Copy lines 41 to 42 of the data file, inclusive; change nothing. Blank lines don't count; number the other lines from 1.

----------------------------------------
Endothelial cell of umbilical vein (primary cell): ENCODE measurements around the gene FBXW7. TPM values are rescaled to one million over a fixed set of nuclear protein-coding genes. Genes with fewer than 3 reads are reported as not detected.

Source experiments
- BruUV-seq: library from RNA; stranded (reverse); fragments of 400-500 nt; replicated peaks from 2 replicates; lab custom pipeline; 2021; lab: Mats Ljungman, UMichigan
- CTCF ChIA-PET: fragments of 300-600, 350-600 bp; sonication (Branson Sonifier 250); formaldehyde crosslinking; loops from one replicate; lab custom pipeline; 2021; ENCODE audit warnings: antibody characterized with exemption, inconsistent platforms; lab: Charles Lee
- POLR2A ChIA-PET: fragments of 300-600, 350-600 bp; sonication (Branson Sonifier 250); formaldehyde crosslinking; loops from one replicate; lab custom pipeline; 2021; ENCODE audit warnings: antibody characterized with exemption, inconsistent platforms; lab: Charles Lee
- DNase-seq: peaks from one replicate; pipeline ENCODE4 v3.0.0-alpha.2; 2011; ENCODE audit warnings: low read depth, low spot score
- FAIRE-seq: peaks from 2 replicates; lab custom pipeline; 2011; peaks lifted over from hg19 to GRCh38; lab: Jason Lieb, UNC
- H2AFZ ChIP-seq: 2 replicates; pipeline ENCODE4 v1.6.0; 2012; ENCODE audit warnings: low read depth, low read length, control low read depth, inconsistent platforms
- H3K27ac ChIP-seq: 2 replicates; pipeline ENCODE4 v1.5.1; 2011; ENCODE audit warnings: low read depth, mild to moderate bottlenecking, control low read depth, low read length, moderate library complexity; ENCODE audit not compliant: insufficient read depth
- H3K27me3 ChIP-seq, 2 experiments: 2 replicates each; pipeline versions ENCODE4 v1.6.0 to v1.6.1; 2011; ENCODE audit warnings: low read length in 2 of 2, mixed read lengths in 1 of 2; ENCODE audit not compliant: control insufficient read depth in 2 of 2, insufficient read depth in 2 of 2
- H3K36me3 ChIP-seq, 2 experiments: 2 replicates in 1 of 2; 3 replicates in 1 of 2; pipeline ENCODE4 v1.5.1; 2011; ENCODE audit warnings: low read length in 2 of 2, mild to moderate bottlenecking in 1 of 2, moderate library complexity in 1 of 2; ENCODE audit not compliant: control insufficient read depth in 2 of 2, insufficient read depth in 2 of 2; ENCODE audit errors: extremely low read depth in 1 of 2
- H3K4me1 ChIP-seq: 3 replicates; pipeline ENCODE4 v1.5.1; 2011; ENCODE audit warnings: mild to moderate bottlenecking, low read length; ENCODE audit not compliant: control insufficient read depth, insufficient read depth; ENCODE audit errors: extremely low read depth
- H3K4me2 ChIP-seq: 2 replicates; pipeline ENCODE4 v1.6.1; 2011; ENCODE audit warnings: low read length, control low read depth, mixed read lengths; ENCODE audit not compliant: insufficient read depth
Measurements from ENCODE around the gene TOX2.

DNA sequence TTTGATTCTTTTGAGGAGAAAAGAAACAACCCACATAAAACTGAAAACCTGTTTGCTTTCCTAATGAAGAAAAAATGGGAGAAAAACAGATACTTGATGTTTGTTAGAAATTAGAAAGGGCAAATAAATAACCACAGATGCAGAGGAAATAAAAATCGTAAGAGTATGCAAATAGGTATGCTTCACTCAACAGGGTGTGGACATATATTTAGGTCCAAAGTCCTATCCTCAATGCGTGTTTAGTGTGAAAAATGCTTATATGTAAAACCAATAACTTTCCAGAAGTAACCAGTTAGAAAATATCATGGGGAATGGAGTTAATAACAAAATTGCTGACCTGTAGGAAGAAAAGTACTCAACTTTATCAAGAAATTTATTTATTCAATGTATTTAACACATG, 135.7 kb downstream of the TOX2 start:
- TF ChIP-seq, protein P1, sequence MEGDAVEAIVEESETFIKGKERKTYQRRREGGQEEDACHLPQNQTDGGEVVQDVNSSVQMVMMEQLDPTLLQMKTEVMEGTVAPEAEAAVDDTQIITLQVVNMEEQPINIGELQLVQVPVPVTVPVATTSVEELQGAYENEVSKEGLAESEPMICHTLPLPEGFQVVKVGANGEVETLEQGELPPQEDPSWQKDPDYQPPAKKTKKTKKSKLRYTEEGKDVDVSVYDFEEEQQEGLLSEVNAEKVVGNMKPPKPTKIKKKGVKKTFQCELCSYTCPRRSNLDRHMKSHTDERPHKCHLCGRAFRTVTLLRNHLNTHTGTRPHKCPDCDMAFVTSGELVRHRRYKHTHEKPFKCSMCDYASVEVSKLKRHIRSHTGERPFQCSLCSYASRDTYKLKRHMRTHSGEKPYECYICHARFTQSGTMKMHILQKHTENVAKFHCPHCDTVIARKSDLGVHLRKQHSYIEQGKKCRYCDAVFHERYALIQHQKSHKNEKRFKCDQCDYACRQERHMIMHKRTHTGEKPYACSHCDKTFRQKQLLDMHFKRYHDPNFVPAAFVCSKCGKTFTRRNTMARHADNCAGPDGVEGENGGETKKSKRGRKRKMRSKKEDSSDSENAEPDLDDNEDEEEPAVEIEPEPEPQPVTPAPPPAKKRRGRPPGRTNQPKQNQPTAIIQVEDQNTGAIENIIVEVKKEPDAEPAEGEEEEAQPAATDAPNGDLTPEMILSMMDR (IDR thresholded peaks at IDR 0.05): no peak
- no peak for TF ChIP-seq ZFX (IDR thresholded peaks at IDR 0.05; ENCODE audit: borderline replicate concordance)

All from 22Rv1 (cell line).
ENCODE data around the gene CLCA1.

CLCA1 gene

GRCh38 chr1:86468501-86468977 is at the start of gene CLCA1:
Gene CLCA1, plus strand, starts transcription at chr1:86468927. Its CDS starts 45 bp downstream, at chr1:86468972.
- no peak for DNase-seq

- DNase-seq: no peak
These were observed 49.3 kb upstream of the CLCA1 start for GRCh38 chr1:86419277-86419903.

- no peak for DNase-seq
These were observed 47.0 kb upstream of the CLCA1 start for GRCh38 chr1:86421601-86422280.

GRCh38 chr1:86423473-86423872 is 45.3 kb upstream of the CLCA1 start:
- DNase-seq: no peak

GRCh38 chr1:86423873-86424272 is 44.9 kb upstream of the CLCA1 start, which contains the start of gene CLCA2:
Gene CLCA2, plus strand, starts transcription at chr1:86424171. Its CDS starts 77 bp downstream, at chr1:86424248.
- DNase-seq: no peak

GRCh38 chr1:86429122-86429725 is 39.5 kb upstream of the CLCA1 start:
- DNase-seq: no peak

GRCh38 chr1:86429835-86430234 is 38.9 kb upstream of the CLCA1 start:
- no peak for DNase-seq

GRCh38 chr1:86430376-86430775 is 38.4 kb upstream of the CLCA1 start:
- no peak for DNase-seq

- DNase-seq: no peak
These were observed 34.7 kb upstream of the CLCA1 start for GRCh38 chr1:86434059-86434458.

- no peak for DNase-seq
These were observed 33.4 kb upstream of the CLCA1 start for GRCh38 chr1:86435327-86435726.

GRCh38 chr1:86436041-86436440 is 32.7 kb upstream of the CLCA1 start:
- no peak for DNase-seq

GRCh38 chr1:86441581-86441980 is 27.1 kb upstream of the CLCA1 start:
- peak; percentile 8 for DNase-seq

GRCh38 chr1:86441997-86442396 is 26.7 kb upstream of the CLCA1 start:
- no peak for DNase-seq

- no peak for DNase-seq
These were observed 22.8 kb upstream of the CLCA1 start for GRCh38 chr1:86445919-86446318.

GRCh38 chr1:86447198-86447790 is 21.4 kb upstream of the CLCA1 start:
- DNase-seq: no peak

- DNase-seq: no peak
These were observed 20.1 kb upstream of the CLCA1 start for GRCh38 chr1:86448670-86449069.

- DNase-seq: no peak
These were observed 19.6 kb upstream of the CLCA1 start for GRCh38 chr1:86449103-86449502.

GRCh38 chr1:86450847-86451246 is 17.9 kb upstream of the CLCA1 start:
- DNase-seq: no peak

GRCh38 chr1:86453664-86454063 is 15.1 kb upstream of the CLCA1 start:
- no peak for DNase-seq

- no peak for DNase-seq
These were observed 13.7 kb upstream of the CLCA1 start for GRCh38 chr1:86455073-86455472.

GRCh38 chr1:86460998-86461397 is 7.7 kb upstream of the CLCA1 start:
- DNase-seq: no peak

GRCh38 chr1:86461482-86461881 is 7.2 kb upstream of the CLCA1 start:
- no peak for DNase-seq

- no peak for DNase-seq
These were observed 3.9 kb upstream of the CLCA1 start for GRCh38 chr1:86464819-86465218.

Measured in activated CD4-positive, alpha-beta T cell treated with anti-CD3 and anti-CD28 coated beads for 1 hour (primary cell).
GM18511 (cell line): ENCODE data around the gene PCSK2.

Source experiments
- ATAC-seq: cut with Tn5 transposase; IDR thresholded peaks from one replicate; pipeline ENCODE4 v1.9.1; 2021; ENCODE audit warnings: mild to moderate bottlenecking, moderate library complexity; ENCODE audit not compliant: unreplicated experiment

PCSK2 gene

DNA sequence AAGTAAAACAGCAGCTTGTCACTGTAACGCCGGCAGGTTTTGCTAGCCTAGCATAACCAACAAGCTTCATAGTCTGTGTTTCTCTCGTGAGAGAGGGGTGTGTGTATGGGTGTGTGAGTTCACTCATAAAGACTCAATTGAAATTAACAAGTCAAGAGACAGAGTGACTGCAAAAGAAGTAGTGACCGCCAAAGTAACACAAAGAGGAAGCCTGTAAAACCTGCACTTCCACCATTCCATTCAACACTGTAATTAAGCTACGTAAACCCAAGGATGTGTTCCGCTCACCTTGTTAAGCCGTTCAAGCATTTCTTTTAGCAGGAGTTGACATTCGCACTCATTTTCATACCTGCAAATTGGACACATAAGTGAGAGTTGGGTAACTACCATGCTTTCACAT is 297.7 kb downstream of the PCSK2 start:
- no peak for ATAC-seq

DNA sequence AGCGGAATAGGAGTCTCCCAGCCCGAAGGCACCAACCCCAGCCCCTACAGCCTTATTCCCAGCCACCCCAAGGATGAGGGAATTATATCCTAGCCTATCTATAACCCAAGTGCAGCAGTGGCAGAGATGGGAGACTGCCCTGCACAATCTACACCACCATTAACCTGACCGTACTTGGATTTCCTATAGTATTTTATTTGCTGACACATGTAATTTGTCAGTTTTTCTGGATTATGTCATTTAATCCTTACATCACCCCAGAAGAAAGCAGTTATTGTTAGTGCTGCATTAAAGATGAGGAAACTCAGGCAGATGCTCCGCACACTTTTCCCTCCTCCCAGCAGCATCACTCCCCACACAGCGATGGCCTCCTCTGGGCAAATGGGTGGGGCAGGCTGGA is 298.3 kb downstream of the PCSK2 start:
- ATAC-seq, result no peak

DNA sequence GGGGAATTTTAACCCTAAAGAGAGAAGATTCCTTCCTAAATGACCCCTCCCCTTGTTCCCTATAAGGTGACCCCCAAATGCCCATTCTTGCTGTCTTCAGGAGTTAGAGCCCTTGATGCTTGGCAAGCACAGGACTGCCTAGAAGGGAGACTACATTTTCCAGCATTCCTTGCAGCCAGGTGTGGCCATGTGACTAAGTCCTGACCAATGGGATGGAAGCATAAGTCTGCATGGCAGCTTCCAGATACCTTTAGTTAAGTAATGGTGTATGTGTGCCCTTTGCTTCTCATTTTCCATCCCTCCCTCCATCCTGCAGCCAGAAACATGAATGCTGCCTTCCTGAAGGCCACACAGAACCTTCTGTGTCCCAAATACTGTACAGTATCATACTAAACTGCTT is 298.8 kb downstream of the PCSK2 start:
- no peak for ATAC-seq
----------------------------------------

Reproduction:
- no peak for DNase-seq
These were observed 33.4 kb upstream of the CLCA1 start for GRCh38 chr1:86435327-86435726.